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Immigration reform at crossroads in Congress amid GOP opposition

PoliticsLaws and LegislationElectionsCrime, Law and JusticeImmigrationImmigration Reform Legislation (2013)U.S. Congress
The window for Congress to approve an immigration overhaul is closing.
President Obama has made it known that his patience has worn thin as House Republicans dabble in the issue.

WASHINGTON -- The push-pull of immigration reform is intensifying as Congress prepares to return to work for one of the last few legislative sessions before the midterm elections.

The window for Congress to approve an immigration overhaul is closing, but House Speaker John A. Boehner continues to suggest that action is still possible -- even as he mocked his colleagues who find the hot-button issue too difficult.

"Here's the attitude: Ohhhh. Don't make me do this. Ohhhh. This is too hard," Boehner said, mimicking a whining tone, at an Ohio luncheon, according to the Cincinnati Enquirer.

Boehner is racing the clock this summer, not only against the coming November election but the threat that the White House will take administrative action if Congress fails to act.

President Obama has made it clear that his patience has worn thin as House Republicans dabble in the issue, almost a full year after the Senate, which is controlled by Democrats, approved a sweeping bipartisan immigration law overhaul. Obama has directed the Homeland Security Department to review the way immigration laws are handled, and emphasis of that report is expected to fall on curbing deportations.

Obama also faces a time crunch. Advocates for immigrants, including those camped out in front of the White House this month, have tired of administration promises, particularly as deportations have separated families. Labeling Obama the "deporter in chief," as some have done, is not a legacy the president wants to stick.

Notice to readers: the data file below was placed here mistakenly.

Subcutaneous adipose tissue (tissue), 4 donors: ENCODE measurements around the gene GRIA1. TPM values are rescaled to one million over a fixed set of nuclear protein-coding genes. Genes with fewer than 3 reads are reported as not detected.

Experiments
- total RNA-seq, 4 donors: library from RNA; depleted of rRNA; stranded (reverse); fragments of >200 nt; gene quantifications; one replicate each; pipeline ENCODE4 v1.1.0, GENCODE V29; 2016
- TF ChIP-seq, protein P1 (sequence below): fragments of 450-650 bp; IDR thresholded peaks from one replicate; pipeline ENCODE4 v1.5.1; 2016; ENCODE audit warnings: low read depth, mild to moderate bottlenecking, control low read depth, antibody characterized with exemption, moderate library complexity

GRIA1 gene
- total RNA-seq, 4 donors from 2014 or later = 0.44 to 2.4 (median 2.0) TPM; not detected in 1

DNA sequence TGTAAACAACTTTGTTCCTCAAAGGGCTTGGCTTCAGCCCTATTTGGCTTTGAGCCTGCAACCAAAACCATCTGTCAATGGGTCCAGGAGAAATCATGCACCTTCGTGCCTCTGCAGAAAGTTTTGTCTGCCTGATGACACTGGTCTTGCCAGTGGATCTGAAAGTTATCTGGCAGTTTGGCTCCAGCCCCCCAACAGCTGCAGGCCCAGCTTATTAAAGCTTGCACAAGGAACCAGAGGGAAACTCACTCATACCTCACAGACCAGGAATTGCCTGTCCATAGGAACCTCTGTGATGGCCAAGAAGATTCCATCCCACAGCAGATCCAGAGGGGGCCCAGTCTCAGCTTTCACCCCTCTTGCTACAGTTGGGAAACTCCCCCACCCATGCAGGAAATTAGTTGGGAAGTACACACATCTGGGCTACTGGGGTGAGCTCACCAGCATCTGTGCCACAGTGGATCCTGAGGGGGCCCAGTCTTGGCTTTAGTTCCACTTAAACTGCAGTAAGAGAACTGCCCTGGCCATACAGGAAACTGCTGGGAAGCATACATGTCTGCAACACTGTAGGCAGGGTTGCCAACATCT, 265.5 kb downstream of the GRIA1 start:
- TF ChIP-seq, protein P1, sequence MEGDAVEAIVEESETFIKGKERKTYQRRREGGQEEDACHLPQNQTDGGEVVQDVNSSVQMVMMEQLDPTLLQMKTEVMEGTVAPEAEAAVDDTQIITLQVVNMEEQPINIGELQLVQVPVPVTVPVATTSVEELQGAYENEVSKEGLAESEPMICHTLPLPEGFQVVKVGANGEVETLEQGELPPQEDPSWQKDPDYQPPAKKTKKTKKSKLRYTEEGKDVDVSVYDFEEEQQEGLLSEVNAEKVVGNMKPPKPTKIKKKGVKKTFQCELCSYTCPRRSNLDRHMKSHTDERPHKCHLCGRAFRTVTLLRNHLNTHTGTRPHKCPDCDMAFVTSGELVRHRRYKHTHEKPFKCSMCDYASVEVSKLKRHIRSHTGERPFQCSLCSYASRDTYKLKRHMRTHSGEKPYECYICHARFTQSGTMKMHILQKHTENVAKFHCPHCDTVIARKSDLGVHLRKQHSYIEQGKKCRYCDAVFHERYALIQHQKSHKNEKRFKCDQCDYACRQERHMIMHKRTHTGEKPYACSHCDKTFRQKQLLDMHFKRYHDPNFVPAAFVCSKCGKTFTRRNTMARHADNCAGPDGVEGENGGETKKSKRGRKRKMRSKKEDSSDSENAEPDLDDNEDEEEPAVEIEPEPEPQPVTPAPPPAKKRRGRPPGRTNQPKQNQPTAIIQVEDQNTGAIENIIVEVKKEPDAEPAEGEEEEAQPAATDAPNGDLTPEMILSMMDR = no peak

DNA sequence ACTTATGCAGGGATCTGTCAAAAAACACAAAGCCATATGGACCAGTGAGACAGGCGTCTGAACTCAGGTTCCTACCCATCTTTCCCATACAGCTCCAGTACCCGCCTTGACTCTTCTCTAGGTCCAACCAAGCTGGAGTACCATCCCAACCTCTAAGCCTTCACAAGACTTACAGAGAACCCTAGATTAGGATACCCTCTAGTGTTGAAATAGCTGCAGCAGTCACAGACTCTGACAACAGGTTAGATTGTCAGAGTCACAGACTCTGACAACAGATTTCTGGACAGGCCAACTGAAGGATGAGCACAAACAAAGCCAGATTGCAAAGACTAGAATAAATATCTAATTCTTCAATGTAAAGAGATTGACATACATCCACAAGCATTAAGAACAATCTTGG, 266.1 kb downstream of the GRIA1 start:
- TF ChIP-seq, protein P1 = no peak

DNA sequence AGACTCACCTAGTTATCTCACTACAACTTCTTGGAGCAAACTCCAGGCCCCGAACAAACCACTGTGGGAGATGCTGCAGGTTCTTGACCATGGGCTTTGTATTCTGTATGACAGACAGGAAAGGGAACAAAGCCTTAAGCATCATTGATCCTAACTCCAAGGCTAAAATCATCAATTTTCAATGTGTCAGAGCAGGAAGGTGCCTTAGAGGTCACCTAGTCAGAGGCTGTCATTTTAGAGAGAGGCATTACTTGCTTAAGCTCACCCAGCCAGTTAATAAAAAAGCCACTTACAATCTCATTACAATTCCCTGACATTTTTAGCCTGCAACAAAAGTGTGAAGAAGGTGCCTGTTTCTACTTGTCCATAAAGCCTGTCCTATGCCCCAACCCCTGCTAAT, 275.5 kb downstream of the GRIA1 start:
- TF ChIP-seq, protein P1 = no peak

But here's the rub: Every time the White House threatens executive actions, it drives Republicans further from any compromise with Democrats. Tea-party-aligned Republicans argue that the president would merely pick and choose which parts of new legislation he would enforce.

Twenty-two Republican senators raised the trust argument this week in a letter warning Obama against the Homeland Security Department review.

"Our entire constitutional system is threatened," they wrote, "when the executive branch suspends the law at its whim."

Most observers believe that the opportunity for immigration reform during this Congress has long passed, and that this summer will provide a lot of talk but little action.

Then again, Boehner knows how important the issue is for the Republican Party as it tries to broaden its base of mostly white voters, especially heading into the 2016 presidential campaign.

The short legislative calendar could present a venue for testing GOP immigration reform bills.

lisa.mascaro@latimes.com

Twitter: @lisamascaroinDC

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